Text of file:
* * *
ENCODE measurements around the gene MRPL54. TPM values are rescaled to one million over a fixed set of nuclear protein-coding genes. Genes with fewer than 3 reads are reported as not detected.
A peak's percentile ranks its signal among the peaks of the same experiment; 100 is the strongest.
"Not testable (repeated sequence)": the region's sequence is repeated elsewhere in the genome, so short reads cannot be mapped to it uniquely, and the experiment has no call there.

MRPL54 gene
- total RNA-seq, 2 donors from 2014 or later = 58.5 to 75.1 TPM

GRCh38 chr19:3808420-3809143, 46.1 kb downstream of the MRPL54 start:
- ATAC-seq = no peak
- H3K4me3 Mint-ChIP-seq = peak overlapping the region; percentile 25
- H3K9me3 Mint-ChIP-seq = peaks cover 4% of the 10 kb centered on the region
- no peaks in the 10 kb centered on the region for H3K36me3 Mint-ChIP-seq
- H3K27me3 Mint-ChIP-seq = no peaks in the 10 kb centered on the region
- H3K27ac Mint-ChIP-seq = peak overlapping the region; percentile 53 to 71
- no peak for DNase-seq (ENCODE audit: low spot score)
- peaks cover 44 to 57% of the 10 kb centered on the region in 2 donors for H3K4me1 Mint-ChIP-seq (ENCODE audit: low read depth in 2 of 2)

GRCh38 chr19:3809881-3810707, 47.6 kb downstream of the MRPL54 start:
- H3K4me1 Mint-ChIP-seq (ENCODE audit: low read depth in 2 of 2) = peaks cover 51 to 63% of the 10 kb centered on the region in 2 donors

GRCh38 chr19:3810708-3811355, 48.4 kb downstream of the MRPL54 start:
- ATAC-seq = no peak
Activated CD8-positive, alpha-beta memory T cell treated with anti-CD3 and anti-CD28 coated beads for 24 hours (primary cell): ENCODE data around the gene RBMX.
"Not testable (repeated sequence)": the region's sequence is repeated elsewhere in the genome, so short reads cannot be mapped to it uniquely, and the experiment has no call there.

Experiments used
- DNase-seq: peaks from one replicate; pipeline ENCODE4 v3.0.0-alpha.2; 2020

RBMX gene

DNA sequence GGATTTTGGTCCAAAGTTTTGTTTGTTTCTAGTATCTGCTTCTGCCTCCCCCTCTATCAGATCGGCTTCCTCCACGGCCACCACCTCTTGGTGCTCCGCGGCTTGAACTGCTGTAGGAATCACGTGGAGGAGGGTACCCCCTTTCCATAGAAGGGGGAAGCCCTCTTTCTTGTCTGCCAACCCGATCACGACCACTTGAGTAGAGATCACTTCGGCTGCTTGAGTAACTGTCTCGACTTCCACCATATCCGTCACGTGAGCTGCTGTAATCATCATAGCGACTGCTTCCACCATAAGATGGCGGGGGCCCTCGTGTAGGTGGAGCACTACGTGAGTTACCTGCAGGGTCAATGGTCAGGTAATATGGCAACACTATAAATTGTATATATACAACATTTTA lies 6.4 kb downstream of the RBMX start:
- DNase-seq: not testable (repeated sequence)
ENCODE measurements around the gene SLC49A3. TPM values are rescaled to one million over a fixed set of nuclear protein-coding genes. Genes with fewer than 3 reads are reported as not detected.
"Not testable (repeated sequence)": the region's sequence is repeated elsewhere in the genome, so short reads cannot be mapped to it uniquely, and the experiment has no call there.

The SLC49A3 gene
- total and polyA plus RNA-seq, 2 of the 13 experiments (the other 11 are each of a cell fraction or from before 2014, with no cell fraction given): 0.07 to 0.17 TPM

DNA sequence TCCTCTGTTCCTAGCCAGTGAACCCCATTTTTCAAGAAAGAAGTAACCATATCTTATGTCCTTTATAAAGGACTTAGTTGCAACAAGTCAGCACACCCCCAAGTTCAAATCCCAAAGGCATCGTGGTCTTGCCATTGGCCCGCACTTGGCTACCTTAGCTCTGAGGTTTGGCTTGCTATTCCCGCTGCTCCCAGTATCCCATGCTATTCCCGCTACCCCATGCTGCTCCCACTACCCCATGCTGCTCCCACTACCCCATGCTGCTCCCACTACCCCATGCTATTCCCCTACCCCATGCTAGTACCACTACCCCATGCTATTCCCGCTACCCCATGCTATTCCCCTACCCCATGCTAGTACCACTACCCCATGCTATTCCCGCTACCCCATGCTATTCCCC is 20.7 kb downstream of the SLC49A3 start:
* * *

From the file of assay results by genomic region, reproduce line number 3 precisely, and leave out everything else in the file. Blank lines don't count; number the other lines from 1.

"Not testable (repeated sequence)": the region's sequence is repeated elsewhere in the genome, so short reads cannot be mapped to it uniquely, and the experiment has no call there.